Way back in 2017, when I marched in Washington alongside hundreds of thousands of angry people in the inaugural Women’s March, there was one particular message that drew rueful chuckles: These signs were usually carried by older women, and they read, “I can’t believe I still have to protest this garbage.” Except the word wasn’t “garbage,” because that was a demonstration, not a family newspaper.
The mood was angry but hopeful that day, as I’m sure it was at the hundreds of women’s marches that took place around the world. Yes, a misogynist accused of sexual assault by various women had been elected to the most powerful position in the world, but righteous fury was in the air, set to the music of Madonna, who danced on a stage in the Mall and told us she’d thought about blowing up the White House (but only in a metaphorical way).
We were emboldened. Women were being recruited to run for political office in record numbers. The #MeToo movement, delivering justice to those who had been harassed at the workplace, was about to break wide open. It was a dark time, but there was light on the horizon.
Perhaps that was a false dawn. If you’d told me then that things would only get darker, I probably would have snorted with disbelief. I couldn’t have imagined that the Supreme Court justices appointed by Donald Trump would ever be on the verge of overturning American women’s right to abortion, or that a misogynistic and racist Great Replacement Theory would be both a vehicle for homicidal massacres and a quite normal thing for politicians to hint at. I could not have pictured a world that let the Taliban regain power so they could once again ban girls from going to school. If I had known these things, I would have hijacked the nearest boat and pointed it toward Antarctica.
Today, I find myself having the same conversations with friends: Is this really happening all over again, or am I imagining it? I wish we were imagining it. But no: We all watched Johnny Depp successfully sue his ex-wife Amber Heard for defamation, while an army of his enraged minions made up lies about her, even as she told the story of her abuse to an uncaring world. One of those crazed fans threatened to microwave her baby. Nothing unusual there, folks. Just another day in the social-media colosseum.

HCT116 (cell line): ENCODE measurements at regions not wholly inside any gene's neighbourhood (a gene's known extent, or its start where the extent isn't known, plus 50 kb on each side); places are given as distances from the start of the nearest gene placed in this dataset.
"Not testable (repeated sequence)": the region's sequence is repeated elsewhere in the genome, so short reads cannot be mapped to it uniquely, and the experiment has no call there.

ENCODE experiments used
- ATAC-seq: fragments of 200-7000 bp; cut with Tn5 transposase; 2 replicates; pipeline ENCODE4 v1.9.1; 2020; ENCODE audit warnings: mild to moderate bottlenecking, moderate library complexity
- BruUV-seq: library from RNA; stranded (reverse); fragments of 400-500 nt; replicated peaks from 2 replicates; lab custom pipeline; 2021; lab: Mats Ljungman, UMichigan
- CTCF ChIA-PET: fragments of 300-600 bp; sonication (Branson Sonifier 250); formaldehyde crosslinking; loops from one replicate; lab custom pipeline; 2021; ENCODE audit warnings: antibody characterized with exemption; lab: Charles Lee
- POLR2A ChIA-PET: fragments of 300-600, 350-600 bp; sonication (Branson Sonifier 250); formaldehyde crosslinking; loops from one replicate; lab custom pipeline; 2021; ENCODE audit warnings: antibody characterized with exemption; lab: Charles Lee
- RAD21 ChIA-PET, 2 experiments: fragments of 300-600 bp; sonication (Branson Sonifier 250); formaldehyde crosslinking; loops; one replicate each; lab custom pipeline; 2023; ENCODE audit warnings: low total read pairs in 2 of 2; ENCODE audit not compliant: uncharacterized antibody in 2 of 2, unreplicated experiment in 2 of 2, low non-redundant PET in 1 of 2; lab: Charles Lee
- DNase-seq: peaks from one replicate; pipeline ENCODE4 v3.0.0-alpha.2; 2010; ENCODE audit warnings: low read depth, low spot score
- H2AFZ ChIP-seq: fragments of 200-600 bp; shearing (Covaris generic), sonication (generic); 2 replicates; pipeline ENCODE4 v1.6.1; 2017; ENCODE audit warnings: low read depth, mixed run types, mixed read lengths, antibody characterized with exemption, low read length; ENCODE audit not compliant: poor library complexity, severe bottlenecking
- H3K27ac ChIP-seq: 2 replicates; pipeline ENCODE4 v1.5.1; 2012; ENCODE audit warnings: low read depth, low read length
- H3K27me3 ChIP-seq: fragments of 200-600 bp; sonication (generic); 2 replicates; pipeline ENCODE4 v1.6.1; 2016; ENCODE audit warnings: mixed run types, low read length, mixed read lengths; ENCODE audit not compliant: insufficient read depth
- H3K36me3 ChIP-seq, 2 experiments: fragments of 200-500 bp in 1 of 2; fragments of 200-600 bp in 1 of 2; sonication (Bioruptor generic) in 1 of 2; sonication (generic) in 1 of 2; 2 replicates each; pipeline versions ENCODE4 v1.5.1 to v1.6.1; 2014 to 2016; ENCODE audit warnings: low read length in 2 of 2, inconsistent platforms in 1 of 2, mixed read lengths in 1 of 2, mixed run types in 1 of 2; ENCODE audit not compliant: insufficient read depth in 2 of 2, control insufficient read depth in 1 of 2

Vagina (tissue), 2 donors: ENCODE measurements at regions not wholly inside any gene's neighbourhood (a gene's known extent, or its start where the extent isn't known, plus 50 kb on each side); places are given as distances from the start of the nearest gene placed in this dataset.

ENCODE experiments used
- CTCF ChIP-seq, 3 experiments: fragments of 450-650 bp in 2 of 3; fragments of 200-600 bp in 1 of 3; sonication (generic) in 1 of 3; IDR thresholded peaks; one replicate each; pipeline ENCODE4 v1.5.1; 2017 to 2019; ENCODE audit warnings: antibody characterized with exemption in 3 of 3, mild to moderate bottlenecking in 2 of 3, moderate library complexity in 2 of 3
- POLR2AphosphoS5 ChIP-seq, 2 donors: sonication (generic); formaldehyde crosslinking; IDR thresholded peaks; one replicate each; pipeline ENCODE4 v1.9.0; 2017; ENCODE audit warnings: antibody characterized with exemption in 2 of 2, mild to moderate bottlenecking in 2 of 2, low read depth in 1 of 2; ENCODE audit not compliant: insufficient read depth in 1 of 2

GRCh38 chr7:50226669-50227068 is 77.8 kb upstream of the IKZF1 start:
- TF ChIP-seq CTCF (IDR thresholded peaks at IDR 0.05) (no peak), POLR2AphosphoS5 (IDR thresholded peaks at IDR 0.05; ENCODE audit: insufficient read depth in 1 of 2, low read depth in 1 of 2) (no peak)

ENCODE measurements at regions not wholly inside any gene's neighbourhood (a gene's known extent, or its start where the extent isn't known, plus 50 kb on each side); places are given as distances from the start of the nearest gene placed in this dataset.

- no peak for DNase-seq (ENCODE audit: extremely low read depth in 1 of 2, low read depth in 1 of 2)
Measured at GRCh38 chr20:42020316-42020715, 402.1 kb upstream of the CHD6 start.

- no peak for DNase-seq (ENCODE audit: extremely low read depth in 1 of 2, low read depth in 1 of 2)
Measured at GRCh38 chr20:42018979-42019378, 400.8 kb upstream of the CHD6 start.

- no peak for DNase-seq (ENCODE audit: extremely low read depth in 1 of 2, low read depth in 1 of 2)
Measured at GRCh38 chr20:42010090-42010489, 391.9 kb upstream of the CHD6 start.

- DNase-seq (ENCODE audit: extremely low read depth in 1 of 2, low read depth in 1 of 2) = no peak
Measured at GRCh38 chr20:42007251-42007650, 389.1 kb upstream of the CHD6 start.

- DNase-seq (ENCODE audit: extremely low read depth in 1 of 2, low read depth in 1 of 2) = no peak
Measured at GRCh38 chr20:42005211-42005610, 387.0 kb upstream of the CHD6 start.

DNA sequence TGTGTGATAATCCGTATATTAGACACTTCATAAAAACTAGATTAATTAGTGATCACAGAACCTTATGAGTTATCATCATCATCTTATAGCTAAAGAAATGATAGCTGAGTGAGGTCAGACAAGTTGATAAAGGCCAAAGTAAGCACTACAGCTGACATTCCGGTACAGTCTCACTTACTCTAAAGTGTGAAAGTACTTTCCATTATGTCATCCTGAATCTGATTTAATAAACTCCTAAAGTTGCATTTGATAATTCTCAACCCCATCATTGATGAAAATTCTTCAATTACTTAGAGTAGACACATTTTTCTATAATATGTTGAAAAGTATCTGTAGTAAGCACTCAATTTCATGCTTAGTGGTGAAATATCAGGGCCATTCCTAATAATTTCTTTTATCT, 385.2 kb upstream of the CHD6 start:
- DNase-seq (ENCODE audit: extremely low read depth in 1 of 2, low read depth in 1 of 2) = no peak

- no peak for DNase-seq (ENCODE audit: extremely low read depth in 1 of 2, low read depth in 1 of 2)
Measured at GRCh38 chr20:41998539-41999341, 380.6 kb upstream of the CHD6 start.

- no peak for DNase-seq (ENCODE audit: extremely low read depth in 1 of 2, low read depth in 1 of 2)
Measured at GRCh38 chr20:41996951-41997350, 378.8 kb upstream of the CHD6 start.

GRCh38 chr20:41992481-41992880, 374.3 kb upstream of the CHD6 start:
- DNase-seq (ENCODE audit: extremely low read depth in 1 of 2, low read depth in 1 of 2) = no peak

The violence is not only online, and it’s not just theoretical. This week I’ve been following the coroner’s inquest in Renfrew County, Ont., into the 2015 murders of Carol Culleton, Anastasia Kuzyk and Nathalie Warmerdam by a man they knew. This man, who is currently serving life in prison for their murders, had a long history of domestic violence against various partners. One of the women he killed was so afraid of him she had a panic button installed in her house. None of these red flags prevented catastrophic violence. That’s the theme of the inquest so far: We know the answers to stopping this kind of crime, we just lack the will to make it happen.
This is a familiar and dismaying process. There is progress and then vindictive reaction to that progress – or, as Susan Faludi so memorably titled her 1991 bestseller, Backlash. That book outlined the angry attempts to quash feminist gains in the 1970s and 80s. In the foreword to a recent edition of the book, Ms. Faludi argues that the new backlash is worse, in some ways. “Whatever level of acceptance feminism has reached in our age, feminism’s revilers are still legion and loud, and on the largest of public stages.”
I’d like to tell you a little story. I mentioned Ms. Faludi’s book in the very first column I wrote for The Globe and Mail, back in the summer of 1993. At the time, The Globe had just introduced a Men’s column – please hold your laughter until I’ve finished – and one of these Men’s columns highlighted an anti-feminist newsletter called “Backlash.” A backlash to Backlash, if you will. My column pointed out the ridiculousness of a dedicated column for men, when men also ruled the rest of the paper. I included various statistics on domestic violence and pay gaps. I like to think that I used humour to make these points, and for some reason the men in charge decided that I, a snotty twentysomething, should have a regular column.
In many ways, I’ve been writing the same column ever since (although mercifully I Got You Babe has not played on my radio every morning). There have been tremendous advances in women’s rights in that time, large and small. The movement has integrated and centred voices it should have been listening to long ago. There will be no going back now. Tarana Burke, founder of #MeToo, said that the movement would outlast the Depp verdict for good reason: “It means something to millions and millions of folks. It means freedom. It means community. It means safety. It means power. You can’t kill us. We are beyond the hashtag. We are a movement.”
That brings me to my final and most painful paragraph. This will be my last Globe column. After nearly 30 years, it’s time for a new chapter in my life. I will be eternally gratefully to those who read this column, or spoke with me for stories, or sent me e-mails or letters. Every one of them spurred me on (except for the ones written in all capital letters). I know you’ll continue the fight, and so will I. Don’t make me come back here in 30 years and write this column again.
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